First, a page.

“North Korea’s nuclear missile development poses a new level of threat to Japan and as we have done in the past we will ensure that we are able to defend ourselves with a drastic improvement in ballistic missile defense,” Japanese Minister of Defence Itsunori Onodera told reporters after the Cabinet meeting.

U.S. negotiating to stay in Iraq. American officials in Baghdad are working with their Iraqi counterparts to figure out how many U.S. troops will remain behind once the fighting stops in the battle against the Islamic State. The Pentagon has about 5,200 troops on the ground now training and advising Iraqi forces, but the final number is expected to be less than that. American military officials have said they want to play a role in helping to train Baghdad’s troops for years to come.

Welcome to SitRep. As always, please send any tips, thoughts or national security events to paul.mcleary@foreignpolicy.com or via Twitter: @paulmcleary.

Our way or the highway. Officials from China’s Cyberspace Administration of China have told the big tech companies that they better get comfortable with Chinese surveillance and censorship if they want to have access to Chinese customers. Qi Xiaoxia, director of the agency’s Bureau of International Cooperation said companies like Google, which left China in 2010 over censorship concerns, and Facebook, which hasn’t yet made a jump into the Chinese market, are “welcome” but “The condition is that they have to abide by Chinese law and regulations. That is the bottom line.”

Kaspersky fights back. Russian cybersecurity firm Kaspersky Labs is suing the Trump administration after it banned the federal government from purchasing Kaspersky security products based on security fears. Kaspersky lawyers say the government did not provide sufficient evidence for their decision and denied the company due process.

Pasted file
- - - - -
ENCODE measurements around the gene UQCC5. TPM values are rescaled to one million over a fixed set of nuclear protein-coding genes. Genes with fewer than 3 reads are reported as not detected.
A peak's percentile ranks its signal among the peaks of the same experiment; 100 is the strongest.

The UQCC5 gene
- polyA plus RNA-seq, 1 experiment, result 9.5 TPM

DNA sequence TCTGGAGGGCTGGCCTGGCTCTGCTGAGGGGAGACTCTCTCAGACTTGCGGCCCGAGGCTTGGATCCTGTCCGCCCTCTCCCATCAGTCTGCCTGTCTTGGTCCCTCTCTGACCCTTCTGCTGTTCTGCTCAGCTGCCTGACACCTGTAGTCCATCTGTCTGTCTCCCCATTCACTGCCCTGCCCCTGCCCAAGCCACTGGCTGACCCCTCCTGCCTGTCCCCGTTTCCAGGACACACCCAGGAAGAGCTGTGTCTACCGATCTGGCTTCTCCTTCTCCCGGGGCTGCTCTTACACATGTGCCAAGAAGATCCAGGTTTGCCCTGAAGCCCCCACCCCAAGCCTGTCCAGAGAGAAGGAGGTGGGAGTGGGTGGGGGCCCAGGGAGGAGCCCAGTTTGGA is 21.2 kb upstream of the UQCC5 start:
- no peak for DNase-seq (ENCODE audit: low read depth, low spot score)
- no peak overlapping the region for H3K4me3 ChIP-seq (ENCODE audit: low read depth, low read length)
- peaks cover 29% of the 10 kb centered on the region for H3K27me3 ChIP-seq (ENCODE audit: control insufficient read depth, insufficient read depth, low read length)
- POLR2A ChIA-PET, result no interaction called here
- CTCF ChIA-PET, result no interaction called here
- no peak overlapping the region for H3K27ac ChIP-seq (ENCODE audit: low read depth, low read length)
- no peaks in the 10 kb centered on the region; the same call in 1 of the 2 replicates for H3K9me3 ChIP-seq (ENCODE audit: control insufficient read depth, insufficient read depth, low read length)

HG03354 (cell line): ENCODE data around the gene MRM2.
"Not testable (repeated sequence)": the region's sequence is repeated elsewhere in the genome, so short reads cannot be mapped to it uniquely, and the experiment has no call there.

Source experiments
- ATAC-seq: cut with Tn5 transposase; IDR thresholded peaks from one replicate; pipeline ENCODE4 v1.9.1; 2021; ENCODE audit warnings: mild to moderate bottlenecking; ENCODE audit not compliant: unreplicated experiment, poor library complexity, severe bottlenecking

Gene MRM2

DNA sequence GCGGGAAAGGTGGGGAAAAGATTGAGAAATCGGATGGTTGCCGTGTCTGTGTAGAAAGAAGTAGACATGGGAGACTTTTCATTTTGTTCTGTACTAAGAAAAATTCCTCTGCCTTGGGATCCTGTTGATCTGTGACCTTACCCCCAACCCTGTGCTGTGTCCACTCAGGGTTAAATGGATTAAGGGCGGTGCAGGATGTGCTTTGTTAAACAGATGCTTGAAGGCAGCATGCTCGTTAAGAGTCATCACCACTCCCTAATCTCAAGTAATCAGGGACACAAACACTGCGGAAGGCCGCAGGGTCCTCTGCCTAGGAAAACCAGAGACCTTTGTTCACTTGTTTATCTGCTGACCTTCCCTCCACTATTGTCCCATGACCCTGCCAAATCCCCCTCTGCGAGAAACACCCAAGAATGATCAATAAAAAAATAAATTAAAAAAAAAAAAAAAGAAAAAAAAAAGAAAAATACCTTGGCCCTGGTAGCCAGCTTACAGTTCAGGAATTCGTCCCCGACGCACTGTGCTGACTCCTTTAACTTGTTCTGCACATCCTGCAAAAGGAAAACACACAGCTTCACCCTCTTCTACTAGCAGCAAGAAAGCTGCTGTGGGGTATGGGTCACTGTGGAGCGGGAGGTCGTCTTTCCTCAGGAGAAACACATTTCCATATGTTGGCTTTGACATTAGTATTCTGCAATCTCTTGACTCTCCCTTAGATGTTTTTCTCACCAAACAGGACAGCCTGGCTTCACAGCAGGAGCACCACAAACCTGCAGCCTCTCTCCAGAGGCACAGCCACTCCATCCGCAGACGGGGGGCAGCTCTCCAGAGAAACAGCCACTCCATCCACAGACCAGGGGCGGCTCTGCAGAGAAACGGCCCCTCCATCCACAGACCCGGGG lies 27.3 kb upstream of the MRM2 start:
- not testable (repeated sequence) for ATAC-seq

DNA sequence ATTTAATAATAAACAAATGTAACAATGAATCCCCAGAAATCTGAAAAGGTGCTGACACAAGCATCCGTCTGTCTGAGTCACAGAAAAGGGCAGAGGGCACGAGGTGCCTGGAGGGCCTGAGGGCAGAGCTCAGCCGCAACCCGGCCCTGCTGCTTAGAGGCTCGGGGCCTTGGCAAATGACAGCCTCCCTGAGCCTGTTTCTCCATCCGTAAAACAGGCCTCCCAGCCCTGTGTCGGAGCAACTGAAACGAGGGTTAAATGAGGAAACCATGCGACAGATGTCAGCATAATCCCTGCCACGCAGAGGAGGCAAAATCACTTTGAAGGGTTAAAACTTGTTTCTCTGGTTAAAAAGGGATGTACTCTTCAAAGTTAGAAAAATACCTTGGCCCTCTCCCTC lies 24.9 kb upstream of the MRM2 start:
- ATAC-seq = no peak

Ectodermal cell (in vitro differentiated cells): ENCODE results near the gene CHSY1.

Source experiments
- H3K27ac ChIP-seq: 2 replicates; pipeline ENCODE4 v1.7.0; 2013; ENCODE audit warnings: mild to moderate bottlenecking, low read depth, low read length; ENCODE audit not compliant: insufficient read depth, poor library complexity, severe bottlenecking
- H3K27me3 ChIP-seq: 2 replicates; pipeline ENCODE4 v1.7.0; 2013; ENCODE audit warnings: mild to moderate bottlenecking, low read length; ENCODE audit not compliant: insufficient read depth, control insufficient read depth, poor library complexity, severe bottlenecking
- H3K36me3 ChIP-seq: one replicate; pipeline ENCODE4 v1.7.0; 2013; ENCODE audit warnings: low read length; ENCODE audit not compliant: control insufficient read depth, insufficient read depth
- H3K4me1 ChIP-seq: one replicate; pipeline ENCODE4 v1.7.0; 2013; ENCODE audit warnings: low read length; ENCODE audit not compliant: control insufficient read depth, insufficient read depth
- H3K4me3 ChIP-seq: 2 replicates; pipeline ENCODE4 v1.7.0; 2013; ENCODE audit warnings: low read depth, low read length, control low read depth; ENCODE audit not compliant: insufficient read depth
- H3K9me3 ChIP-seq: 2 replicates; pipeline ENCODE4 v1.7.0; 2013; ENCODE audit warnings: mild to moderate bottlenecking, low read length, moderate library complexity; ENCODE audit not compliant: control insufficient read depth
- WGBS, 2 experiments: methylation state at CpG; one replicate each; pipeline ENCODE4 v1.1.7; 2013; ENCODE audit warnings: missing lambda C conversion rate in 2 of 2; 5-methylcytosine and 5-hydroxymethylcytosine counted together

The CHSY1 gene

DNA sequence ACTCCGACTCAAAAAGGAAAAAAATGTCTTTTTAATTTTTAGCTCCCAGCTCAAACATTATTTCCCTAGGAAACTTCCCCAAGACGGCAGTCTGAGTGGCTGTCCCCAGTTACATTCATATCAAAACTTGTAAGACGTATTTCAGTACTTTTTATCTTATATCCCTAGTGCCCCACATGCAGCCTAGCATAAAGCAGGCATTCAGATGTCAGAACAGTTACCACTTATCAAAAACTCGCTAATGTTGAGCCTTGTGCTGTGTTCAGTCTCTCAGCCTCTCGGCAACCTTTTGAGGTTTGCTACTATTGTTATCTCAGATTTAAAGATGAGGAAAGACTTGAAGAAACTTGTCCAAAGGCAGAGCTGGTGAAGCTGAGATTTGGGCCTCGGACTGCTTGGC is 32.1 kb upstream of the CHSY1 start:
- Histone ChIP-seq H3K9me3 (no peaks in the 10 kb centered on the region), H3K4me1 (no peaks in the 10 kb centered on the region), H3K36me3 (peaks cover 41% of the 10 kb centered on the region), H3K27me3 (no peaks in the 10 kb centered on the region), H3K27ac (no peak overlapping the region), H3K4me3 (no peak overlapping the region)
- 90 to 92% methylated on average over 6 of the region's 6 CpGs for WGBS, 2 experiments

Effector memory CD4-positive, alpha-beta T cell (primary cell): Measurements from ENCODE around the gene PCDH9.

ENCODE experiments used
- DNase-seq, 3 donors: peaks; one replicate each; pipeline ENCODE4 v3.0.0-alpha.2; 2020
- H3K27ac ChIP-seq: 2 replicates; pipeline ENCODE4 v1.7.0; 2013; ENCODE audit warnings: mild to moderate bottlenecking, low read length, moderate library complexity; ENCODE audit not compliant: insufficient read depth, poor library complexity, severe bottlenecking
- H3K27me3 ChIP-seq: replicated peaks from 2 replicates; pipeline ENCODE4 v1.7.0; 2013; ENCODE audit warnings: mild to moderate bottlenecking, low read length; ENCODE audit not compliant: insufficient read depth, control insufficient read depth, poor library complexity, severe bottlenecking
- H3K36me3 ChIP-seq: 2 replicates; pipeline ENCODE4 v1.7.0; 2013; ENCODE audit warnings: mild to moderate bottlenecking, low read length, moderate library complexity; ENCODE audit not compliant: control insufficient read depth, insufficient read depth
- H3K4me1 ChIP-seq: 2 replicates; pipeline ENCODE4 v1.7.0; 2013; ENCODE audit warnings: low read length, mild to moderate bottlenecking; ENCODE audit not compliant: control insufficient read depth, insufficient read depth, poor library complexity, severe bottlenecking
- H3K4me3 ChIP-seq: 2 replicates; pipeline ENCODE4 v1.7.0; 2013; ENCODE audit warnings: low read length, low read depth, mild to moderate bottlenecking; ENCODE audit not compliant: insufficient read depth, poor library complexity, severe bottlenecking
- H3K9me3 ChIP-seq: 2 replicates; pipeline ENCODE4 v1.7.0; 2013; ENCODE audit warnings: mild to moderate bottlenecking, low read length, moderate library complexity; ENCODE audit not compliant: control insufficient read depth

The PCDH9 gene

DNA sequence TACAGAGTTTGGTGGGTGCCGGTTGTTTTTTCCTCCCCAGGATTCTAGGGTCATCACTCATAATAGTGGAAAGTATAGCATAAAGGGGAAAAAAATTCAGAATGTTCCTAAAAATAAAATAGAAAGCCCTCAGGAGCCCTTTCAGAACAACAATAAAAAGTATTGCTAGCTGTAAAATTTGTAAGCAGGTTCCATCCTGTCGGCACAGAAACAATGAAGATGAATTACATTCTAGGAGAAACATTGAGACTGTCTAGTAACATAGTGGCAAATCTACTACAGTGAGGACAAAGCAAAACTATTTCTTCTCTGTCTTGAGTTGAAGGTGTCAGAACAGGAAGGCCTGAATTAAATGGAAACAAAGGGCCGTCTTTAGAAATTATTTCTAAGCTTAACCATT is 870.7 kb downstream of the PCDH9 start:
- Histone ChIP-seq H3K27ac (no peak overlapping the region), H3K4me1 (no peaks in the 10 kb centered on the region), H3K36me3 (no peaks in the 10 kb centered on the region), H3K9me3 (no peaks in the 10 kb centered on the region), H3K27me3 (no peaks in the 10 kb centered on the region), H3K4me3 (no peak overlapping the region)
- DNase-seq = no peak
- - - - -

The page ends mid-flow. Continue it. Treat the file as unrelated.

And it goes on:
Told you so. The FBI warned the Trump campaign that it would be a target for foreign and specifically Russian espionage shortly after Trump became the Republican nominee, sources tell NBC News. Counterintelligence officials from the bureau offered a similar briefing to the Clinton campaign and began sharing the warnings shortly before the candidates began to receive customary intelligence briefings.

Security jitters at U.S. air base. U.S. military personnel fired shots at a man who drove through a security checkpoint at the American air base at RAF Mildenhall, in Suffolk, England. Authorities now say the incident wasn’t related to terrorism but they’re still trying to figure out how and why the man, who was slightly wounded in the incident, drove through security and ended a chase by a V-22 Osprey parked at the base.

Murder of a British diplomat. Police in Lebanon have arrested a suspect in the murder of a British diplomat found strangled in Beirut, obtaining a confession from an Uber driver after the woman, Rebecca Dykes, apparently used the ride hailing service.

Foreign fighters. Defense officials tell CNN that the U.S.-led anti-Islamic State coalition has captured around 50 foreign fighters from the Middle East, Europe, Africa and Southeast Asia in both Syria and Iraq since the beginning of November.

Grounded. If you get a hobby drone for the holidays this year, you’ll have to skip the over-the-cooling-tower fly-by shot because the Federal Aviation Administration is banning drone flights over nuclear facilities.

Protip. Don’t hack the CIA’s vending machines. You’ll get caught and fired.

Paul McLeary is Foreign Policy’s senior reporter covering the U.S. Defense Department and national security issues. @paulmcleary